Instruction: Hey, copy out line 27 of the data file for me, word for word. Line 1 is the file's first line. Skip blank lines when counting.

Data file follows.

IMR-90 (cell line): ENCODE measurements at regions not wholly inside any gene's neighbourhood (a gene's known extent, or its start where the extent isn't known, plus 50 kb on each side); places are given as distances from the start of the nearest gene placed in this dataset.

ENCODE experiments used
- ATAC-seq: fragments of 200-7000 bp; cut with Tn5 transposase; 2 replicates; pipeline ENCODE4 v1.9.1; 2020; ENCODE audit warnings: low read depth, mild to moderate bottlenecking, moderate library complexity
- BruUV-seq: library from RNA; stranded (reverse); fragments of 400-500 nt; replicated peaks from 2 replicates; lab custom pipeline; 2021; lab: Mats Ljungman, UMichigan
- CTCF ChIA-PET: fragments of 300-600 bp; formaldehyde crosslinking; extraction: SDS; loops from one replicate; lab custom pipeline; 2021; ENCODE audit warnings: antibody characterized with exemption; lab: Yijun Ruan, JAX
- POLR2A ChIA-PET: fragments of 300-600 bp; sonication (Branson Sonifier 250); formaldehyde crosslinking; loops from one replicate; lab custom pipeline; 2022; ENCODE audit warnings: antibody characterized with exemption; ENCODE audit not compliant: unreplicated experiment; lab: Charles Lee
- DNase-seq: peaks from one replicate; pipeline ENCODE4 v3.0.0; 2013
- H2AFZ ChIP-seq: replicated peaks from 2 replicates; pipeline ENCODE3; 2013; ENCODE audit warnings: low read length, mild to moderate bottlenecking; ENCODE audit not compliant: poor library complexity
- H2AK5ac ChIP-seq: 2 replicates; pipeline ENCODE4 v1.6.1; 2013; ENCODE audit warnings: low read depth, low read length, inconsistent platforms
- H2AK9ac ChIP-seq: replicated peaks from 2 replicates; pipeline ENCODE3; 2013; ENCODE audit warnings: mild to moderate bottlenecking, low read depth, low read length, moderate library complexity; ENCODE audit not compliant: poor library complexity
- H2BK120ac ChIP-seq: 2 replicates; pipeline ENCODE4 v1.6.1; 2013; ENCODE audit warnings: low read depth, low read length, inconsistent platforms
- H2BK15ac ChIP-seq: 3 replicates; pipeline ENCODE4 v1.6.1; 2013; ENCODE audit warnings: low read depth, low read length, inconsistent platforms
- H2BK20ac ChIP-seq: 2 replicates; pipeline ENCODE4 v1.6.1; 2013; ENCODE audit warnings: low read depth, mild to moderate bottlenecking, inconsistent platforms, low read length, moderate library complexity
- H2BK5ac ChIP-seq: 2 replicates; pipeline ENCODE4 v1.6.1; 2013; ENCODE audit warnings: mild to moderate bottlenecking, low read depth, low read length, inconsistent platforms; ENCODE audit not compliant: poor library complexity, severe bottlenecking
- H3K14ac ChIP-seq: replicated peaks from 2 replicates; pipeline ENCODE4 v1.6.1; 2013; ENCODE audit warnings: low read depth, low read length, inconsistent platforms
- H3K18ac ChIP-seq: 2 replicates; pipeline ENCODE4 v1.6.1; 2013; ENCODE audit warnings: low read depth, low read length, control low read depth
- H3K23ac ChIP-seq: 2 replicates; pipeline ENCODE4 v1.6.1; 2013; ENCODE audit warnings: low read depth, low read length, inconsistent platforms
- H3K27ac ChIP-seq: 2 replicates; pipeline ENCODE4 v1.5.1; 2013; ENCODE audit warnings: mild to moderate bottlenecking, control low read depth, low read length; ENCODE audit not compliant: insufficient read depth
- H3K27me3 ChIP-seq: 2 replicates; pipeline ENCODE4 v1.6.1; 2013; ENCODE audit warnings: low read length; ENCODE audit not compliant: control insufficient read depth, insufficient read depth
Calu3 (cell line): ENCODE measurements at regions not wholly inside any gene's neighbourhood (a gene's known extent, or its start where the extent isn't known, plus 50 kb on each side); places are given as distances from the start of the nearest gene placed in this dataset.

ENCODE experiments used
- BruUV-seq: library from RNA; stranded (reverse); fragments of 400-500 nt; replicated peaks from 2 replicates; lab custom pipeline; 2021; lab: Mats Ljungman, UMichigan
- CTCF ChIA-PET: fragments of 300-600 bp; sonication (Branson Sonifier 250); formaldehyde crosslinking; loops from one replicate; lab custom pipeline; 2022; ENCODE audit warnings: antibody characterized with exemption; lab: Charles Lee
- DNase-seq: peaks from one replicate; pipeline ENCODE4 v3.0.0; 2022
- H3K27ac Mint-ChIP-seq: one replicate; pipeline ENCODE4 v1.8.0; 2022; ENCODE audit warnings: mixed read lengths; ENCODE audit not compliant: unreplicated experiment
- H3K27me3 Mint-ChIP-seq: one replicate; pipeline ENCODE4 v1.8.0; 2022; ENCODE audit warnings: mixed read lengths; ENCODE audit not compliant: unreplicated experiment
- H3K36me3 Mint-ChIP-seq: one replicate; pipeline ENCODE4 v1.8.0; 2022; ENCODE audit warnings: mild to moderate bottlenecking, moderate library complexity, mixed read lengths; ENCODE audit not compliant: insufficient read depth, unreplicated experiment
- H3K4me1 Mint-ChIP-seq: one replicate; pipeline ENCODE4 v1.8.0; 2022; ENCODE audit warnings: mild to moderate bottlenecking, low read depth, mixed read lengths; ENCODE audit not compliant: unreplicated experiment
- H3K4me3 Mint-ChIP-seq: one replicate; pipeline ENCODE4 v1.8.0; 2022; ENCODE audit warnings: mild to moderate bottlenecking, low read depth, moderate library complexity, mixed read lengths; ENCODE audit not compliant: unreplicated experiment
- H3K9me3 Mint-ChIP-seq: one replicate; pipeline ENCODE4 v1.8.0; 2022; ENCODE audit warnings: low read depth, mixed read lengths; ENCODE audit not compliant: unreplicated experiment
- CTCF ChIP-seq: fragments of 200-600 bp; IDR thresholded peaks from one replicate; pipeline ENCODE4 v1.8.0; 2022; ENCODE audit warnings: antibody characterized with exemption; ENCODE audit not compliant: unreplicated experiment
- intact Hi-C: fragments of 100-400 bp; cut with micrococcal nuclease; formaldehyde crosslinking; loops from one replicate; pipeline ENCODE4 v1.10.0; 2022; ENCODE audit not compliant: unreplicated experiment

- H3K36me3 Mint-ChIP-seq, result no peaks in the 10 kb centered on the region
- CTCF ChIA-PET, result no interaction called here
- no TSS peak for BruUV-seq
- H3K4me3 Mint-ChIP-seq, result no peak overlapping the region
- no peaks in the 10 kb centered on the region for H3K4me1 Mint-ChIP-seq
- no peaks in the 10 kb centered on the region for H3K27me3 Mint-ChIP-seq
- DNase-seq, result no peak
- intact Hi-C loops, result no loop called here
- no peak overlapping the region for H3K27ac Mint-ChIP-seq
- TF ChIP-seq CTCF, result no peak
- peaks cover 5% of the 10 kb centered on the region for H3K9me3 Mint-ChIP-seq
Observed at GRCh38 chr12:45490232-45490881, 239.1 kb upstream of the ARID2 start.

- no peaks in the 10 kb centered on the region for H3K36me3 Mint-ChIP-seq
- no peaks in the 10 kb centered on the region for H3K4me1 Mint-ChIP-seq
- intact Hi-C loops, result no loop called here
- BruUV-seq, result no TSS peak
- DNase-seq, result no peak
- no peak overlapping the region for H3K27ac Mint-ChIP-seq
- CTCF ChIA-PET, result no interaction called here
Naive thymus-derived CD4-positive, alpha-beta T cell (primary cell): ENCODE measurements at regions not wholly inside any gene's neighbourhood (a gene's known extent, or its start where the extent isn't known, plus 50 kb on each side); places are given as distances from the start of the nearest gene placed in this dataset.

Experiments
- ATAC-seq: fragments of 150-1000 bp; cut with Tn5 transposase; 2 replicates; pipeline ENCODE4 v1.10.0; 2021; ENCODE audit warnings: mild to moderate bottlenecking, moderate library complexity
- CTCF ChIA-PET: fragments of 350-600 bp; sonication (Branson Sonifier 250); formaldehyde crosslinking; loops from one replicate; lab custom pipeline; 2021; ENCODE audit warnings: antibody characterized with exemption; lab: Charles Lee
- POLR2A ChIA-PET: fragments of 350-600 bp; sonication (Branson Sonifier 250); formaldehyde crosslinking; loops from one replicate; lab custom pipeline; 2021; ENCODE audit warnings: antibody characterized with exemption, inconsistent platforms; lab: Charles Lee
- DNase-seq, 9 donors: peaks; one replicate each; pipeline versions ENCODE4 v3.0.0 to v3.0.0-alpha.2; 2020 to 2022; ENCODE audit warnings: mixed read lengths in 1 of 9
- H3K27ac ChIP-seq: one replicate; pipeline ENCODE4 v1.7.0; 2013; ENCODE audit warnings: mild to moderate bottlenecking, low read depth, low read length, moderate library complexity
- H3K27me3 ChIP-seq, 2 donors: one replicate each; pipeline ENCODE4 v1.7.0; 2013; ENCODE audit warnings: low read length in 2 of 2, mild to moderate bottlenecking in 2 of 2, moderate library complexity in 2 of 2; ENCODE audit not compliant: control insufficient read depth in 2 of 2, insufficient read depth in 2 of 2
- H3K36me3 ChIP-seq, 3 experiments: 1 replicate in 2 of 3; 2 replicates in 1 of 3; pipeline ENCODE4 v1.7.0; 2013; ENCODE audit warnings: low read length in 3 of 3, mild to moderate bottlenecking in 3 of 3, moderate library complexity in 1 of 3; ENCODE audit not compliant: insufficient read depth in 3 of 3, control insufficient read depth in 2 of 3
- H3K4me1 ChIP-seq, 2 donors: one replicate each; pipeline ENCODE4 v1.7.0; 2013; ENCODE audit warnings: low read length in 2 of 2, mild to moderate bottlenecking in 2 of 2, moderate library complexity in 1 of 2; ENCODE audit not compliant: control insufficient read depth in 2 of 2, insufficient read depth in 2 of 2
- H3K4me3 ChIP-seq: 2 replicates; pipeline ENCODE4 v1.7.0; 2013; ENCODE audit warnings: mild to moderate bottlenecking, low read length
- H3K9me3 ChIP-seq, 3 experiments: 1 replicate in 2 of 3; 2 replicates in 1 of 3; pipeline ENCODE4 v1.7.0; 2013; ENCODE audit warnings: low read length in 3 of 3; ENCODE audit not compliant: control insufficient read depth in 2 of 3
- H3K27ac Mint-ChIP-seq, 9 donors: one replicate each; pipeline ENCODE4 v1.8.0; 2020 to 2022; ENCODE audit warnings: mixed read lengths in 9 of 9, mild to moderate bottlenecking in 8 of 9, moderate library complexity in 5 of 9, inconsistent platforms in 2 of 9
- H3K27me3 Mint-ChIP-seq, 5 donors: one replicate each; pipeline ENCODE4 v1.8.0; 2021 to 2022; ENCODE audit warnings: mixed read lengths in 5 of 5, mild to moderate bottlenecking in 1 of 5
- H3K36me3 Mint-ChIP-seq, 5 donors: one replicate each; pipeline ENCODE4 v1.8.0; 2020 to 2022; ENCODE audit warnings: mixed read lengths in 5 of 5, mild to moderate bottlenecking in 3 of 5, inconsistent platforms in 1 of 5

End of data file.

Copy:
- H3K36me3 Mint-ChIP-seq: one replicate; pipeline ENCODE4 v1.8.0; 2022; ENCODE audit warnings: mild to moderate bottlenecking, moderate library complexity, mixed read lengths; ENCODE audit not compliant: insufficient read depth, unreplicated experiment